The winner of the Canadian Mathematical Society's 2002 Doctoral Prize is Dr. David Kerr and Dr. Peter Lancaster will receive the CMS Distinguished Service Award for 2002. Both awards will be presented at the CMS 2002 Winter Meeting Banquet on December 8th at the Ottawa Marriott Hotel.
2002 CMS Doctoral Prize - Dr. David Kerr (University of Toronto)
The CMS Doctoral Prize recognizes outstanding performance by a doctoral student who graduated from a Canadian university.
Born in Ottawa, Dr. Kerr obtained his Bachelor's degree from the University of Waterloo in 1994, his Master's degree from the University of Toronto in 1995, and his Ph. D. from the University of Toronto in 2001 under the supervision of Dr. George Elliott.
He received an Ontario Graduate Student Award in 1999 and NSERC post-graduate scholarships from 1994 to 1998. He currently holds an NSERC Postdoctoral Fellowship which is being spent at the University of Tokyo and the University of Rome.
In his doctoral thesis in operator theory ( "Pressure for automorphisms of exact C*-algebras and a non-commutative variational principle") Dr. Kerr was concerned with the notion of pressure and dynamical entropy in the context of non-commutative dynamical systems. He proposed the first systematic formulation in the non-commutative setting of the variational principle. The key to his approach was the definition of the dynamical pressure of exact C*-algebras which extended the notion of both topological pressure from ergodic theory and Voiculescu-Brown operator-algebraic approximation entropy. His results have been called a definitive contribution to his field of study.
David Kerr has succeeded in making a significant contribution to a competitive field of research and he is cited for his mastery of a difficult area of research as well as his mathematical maturity and judgement.
2002 CMS Distinguished Service Award - Dr. Peter Lancaster (University of Calgary)
The CMS distinguished service award is to recognize individuals who have made sustained and significant contributions to the Canadian mathematical community.
Peter Lancaster was born in Appleby, England, the third of four children. The family moved around northern England as necessitated by his father's work in insurance and eventually settled in Liverpool. Dr. Lancaster entered Liverpool University's School of Architecture, transferred to the honours mathematics program and completed his first degree in 1952.
From 1952 to 1957, Dr. Lancaster worked as an aerodynamicist at the English Electric Company (now British Aerospace) where he began a research career in mathematics motivated by physical problems such as aircraft vibration and stability, and related computational problems. Dr. Lancaster was appointed Assistant Lecturer in Mathematics at the University of Malaya (now the National University of Singapore) and advanced through the ranks to become Senior Lecturer in 1961. His dissertation on the theory of lambda matrices led to a Ph. D. from the University of Singapore in 1964.
In 1962, Dr. Lancaster was appointed Associate Professor in the Department of Mathematics at the fledgling Calgary campus of the University of Alberta, which subsequently became the University of Calgary in 1965. He was instrumental in the development and growth of this young department, was promoted to full professor in 1967, and he has remained at Calgary ever since.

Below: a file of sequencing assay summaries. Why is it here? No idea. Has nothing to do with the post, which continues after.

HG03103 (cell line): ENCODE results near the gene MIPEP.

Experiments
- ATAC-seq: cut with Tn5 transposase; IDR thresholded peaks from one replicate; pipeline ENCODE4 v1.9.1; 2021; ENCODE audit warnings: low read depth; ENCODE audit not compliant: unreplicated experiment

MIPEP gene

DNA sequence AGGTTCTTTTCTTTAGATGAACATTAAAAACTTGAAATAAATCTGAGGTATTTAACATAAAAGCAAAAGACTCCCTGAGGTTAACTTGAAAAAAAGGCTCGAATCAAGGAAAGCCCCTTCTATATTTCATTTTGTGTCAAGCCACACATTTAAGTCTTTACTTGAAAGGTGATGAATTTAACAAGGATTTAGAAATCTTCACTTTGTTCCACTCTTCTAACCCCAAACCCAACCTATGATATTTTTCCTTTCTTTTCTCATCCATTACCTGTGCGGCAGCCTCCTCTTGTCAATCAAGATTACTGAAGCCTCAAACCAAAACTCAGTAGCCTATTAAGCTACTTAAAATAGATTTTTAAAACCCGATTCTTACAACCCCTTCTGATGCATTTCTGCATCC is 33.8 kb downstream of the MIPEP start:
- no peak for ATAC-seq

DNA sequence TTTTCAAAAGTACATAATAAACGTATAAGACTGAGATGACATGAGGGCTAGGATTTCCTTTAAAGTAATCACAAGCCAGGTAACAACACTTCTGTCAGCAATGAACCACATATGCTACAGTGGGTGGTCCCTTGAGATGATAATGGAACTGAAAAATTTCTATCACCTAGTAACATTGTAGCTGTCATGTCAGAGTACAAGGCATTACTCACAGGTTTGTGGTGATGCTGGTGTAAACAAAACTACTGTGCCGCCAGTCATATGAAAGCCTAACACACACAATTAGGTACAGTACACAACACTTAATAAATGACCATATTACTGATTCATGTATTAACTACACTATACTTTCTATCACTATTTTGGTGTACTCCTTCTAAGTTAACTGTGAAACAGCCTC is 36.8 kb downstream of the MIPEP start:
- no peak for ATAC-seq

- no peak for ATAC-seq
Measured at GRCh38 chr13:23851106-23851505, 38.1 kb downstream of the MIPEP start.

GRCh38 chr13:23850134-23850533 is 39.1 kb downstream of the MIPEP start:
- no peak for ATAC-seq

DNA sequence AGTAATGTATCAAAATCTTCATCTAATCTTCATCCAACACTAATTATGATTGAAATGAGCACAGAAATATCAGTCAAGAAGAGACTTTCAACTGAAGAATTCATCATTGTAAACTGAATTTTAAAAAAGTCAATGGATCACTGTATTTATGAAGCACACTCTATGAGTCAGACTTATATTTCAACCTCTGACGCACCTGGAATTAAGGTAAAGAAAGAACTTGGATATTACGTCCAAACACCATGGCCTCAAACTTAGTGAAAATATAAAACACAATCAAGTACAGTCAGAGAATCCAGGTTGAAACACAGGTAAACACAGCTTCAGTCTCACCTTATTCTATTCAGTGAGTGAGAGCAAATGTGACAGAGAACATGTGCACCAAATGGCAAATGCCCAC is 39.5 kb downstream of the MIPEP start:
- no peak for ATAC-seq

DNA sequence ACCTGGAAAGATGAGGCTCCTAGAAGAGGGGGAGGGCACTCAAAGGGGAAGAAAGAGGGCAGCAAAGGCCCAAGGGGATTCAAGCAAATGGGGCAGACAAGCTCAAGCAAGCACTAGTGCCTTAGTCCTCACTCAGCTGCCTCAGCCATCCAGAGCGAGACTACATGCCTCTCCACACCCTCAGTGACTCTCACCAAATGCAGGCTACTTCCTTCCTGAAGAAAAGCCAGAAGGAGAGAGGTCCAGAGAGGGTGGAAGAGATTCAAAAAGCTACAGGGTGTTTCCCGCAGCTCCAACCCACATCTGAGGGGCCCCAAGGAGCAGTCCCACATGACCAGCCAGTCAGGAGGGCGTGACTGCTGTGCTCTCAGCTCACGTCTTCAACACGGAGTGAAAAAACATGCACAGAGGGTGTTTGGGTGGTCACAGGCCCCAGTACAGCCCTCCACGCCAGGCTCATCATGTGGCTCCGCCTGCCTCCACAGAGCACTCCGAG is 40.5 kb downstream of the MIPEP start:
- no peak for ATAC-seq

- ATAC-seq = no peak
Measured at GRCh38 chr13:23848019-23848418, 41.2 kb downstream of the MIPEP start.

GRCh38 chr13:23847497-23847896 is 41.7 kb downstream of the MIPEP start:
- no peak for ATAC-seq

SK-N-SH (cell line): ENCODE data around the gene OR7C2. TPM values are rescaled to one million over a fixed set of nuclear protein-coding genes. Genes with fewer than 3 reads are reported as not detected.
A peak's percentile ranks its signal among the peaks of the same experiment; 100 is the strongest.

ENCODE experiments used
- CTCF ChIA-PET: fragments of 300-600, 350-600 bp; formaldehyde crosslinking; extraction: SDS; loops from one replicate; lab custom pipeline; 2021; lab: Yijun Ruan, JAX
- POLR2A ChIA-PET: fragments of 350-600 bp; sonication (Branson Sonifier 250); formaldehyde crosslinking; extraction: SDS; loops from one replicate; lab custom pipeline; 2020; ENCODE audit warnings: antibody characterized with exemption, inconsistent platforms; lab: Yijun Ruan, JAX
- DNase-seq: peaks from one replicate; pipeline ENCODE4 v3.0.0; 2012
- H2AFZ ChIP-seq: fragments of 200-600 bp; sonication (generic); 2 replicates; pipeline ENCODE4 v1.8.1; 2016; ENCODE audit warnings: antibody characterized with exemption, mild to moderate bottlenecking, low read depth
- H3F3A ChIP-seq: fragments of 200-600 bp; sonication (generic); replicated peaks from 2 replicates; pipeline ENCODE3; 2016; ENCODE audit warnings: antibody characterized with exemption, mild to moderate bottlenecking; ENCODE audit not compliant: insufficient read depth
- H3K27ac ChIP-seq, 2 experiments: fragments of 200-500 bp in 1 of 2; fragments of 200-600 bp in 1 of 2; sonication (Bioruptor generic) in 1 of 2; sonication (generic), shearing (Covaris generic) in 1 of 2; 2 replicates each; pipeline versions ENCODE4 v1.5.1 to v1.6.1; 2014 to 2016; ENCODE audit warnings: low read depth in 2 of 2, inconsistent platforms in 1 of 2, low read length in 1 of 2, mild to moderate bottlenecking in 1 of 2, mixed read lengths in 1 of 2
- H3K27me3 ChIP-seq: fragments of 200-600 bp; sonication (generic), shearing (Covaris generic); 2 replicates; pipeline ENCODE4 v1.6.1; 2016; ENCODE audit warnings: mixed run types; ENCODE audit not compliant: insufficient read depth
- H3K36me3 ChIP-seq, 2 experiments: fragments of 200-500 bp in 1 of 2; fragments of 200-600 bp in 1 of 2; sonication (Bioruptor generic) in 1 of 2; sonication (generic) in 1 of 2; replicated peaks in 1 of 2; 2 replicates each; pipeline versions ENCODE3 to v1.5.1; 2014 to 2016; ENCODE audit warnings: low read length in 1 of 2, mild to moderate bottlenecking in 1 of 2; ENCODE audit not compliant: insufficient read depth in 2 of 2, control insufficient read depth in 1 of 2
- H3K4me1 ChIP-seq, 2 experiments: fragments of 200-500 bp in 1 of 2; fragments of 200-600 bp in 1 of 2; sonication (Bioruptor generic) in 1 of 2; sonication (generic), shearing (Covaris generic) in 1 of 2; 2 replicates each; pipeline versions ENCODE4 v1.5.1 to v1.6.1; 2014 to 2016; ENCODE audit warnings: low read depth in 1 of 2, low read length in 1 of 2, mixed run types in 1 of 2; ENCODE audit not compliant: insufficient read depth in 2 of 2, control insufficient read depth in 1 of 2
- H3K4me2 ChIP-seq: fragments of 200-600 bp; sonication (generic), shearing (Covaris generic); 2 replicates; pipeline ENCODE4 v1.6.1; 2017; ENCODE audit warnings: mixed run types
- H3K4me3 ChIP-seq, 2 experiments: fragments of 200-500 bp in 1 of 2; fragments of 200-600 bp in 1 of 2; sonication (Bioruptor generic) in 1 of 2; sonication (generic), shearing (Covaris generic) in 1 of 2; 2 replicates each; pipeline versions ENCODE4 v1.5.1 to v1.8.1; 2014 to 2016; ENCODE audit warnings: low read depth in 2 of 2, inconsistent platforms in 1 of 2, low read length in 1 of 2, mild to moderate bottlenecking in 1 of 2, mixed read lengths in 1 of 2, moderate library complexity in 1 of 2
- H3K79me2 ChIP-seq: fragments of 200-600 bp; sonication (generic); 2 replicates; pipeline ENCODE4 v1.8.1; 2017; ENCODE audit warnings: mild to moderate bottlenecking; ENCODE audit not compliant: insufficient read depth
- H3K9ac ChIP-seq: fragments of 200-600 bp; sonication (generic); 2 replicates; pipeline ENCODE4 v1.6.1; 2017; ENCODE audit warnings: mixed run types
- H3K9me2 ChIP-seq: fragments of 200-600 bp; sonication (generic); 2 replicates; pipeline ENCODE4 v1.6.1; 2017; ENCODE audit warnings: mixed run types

Dr. Lancaster's work over the years includes research in the mathematical analysis of vibrations and gyroscopic systems, matrix analysis and spectral theory, matrix and operator polynomials, solution of Riccati equations, systems theory and control, as well as numerical analysis and approximation theory. He has over 160 publications, 11 research monographs and textbooks, and the supervision of 9 doctoral students, 6 master students, and 6 postdoctoral fellows. His text on the Theory of Matrices was translated into Russian and widely circulated in the USSR which resulted in him obtaining significant recognition in the former Soviet Union.
He has given invited talks at over 80 different institutions in 17 countries and held several Visiting Professorships at universities throughout the world. His work has been recognized by many awards, including the Killam Resident Fellow (University of Calgary-1977), Fellow of the Royal Society of Canada (1984), Faculty of Science Award of Excellence in Research (University of Calgary-1991), CMS Jeffery-Williams Prize (1991), Dozor Visiting Fellow (Ben Gurion University-1995), Toeplitz Lecturer (University of Tel Aviv, 1997), Humboldt Research Award (Technical University of Darmstadt-2000), and recipient of the Hans Schneider Prize of the International Linear Algebra Society (2002)
His outstanding research career is matched with a remarkable history of service to the mathematical community. He has been the Editor for several journals and he has organized over a dozen research conferences. He was CMS Vice-President from 1973 to 1975, CMS President from 1979 to 1981, Vice-President of the Canadian Applied Mathematical Society from 1993 to 1995, he served on several peer-review committees for NSERC, committees for the Royal Society of Canada as well as being a member of the boards of the Fields Institute (1992-1996) and the Pacific Institute for the Mathematical Sciences, since its inception in 1995.
He has been Emeritus Professor at the University of Calgary since 1994. Dr. Lancaster maintains a highly active research program at the University of Calgary and enjoys the fruits of retirement with his wife Diane.
For more information contact:
Dr. Graham P. Wright, Executive Director
Canadian Mathematical Society
Tel: (613) 562-5702